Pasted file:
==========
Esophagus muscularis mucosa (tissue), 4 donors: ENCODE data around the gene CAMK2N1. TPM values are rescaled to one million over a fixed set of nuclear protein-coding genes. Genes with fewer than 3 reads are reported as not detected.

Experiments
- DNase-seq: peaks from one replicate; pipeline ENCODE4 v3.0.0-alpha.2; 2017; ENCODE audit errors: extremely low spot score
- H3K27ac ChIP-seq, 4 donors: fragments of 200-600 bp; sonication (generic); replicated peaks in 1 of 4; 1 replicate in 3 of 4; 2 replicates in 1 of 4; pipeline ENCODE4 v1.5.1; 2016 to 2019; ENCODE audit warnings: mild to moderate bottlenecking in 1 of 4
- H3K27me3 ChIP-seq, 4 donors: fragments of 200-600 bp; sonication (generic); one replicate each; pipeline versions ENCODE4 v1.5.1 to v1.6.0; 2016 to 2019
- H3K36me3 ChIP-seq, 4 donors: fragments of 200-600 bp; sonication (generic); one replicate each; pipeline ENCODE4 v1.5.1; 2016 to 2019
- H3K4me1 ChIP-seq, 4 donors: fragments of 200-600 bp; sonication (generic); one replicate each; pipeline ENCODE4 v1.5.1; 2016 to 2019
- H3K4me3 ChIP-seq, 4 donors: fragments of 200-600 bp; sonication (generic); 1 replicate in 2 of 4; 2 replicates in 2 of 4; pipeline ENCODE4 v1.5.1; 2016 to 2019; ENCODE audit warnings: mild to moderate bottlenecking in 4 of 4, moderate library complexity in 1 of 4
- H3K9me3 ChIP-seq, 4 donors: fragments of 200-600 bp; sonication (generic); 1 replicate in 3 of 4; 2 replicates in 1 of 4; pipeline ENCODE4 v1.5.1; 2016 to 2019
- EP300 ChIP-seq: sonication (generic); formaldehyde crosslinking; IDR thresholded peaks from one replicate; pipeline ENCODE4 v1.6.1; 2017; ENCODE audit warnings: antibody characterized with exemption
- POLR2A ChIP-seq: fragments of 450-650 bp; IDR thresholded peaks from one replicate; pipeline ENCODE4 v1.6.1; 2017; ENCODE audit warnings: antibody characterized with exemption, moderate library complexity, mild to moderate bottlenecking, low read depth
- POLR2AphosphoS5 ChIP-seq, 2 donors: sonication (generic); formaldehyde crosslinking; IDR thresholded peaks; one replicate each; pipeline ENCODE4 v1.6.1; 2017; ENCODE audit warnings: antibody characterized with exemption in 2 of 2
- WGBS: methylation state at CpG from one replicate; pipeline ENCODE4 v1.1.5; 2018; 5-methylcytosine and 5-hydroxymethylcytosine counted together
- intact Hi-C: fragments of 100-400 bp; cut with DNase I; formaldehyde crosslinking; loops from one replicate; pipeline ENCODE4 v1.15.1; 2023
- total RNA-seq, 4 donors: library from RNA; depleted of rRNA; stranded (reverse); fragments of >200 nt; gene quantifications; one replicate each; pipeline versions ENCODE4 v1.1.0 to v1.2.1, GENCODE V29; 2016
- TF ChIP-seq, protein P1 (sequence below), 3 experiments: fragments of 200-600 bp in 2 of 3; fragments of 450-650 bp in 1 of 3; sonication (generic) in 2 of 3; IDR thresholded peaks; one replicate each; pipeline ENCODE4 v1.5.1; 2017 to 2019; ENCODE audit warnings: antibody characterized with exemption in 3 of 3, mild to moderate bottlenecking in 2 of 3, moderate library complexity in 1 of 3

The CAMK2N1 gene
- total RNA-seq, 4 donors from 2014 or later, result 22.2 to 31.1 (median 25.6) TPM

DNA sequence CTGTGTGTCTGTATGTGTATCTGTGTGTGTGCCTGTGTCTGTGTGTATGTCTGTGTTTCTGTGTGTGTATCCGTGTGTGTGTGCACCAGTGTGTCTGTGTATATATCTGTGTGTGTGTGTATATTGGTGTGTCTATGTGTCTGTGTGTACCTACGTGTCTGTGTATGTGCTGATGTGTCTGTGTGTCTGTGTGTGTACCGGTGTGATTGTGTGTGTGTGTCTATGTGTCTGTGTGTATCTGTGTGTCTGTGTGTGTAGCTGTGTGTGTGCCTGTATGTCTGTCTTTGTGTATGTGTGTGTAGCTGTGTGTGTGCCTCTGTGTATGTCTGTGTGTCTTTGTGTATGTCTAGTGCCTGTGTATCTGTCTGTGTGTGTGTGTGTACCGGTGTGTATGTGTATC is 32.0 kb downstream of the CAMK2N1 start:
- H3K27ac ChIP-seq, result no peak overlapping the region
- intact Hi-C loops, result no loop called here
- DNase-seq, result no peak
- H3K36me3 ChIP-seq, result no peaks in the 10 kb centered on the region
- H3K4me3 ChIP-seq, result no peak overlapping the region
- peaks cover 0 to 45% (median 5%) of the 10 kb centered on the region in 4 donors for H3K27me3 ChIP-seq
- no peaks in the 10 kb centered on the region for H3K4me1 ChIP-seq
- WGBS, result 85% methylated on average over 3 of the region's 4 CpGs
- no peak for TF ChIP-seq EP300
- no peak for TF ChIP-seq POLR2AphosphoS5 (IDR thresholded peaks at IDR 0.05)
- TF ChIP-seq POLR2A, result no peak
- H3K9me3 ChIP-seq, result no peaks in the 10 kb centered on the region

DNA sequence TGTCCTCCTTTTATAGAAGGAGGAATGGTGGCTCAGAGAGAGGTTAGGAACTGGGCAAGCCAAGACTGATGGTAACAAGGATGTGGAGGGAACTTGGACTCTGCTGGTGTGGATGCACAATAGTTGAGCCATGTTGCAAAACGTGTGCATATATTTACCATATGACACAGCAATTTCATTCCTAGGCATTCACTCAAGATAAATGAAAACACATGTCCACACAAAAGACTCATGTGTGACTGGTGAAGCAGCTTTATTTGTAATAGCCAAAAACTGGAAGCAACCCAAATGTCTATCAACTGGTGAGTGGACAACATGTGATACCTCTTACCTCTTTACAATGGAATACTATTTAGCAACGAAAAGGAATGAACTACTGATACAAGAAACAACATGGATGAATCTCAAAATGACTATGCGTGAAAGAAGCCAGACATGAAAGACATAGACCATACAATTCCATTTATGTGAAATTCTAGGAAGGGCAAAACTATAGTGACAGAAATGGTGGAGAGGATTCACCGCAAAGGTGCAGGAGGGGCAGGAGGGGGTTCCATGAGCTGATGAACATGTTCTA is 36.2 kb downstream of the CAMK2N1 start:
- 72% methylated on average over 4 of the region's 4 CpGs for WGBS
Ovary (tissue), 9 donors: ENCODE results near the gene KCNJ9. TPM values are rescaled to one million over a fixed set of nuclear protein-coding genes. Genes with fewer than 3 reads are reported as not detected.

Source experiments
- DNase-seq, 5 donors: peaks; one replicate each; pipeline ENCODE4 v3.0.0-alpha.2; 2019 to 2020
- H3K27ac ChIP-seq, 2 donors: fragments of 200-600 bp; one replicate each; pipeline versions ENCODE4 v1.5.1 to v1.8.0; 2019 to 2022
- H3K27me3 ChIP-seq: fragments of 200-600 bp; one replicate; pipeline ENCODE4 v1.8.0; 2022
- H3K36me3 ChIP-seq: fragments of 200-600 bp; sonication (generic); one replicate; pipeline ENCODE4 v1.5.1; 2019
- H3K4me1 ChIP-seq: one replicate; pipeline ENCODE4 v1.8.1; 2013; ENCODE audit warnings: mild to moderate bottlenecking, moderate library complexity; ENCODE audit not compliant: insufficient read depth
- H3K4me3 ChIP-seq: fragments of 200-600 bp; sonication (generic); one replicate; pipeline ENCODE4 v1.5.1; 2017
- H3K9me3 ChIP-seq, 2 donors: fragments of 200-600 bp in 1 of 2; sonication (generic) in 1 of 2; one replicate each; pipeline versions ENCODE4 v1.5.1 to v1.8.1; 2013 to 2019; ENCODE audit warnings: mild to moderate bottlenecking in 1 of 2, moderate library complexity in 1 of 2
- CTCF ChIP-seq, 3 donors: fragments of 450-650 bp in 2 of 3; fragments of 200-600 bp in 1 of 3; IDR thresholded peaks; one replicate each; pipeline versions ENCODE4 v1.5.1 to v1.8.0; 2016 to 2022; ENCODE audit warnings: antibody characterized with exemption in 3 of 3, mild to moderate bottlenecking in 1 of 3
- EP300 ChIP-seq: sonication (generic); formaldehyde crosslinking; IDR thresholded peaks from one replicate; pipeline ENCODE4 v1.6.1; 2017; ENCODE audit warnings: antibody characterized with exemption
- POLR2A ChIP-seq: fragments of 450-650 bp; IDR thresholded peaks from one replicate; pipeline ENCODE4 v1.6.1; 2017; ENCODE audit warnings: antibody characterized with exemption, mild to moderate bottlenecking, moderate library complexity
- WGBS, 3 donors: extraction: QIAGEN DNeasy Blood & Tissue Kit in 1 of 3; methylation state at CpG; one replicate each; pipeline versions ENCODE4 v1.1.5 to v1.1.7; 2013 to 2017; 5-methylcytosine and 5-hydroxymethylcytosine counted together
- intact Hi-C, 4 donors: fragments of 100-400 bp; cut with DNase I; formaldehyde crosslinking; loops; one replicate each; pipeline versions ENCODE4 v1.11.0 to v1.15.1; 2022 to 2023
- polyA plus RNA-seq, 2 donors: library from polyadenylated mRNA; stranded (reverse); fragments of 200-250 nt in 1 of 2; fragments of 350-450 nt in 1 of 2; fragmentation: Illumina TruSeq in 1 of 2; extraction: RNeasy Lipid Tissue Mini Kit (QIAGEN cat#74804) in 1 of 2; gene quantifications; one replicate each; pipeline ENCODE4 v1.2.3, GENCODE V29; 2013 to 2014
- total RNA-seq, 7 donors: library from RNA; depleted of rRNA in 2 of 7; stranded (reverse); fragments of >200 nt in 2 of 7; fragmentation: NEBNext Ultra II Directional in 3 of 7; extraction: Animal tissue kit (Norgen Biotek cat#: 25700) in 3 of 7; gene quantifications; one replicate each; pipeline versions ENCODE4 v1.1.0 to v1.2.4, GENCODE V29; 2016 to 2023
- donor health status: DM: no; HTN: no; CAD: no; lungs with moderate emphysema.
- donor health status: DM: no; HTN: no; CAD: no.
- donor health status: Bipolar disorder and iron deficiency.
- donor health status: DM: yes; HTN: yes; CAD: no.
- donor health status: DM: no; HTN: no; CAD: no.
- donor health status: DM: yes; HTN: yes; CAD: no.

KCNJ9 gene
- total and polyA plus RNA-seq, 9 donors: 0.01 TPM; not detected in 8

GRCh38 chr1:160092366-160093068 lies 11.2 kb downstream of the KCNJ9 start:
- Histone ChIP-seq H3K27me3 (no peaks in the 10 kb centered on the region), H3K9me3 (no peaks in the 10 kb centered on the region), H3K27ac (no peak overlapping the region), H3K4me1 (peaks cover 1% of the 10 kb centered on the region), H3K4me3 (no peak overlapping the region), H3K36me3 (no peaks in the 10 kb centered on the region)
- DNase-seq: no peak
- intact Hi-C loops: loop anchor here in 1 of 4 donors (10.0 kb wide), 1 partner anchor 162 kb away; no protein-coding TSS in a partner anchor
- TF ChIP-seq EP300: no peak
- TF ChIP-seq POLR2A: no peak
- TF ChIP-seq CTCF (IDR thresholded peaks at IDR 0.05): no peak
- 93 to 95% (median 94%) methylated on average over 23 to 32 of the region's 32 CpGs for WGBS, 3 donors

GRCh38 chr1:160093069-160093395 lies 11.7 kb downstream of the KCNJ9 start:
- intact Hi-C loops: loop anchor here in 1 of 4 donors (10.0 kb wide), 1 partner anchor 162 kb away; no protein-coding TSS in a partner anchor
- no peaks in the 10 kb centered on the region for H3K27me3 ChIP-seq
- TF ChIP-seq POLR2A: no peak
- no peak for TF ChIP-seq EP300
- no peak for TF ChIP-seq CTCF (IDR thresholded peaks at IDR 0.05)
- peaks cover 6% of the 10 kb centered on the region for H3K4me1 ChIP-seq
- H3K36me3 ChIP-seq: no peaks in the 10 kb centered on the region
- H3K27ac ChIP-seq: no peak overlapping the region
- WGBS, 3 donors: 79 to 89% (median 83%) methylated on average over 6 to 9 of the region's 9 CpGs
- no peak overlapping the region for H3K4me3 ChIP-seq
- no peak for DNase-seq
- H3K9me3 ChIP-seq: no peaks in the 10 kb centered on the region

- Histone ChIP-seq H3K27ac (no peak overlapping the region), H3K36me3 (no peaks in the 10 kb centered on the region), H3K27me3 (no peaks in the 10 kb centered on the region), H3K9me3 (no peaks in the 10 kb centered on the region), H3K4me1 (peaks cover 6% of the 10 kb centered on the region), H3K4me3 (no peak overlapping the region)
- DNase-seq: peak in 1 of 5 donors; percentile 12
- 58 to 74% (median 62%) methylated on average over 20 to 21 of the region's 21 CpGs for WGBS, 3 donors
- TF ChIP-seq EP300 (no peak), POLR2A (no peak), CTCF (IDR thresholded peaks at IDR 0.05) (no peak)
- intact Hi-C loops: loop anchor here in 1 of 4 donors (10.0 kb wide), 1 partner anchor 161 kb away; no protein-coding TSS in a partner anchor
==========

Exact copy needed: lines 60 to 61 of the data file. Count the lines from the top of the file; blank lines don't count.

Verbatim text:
- DNase-seq: no peak
- intact Hi-C loops: loop anchor here in 1 of 4 donors (10.0 kb wide), 1 partner anchor 162 kb away; no protein-coding TSS in a partner anchor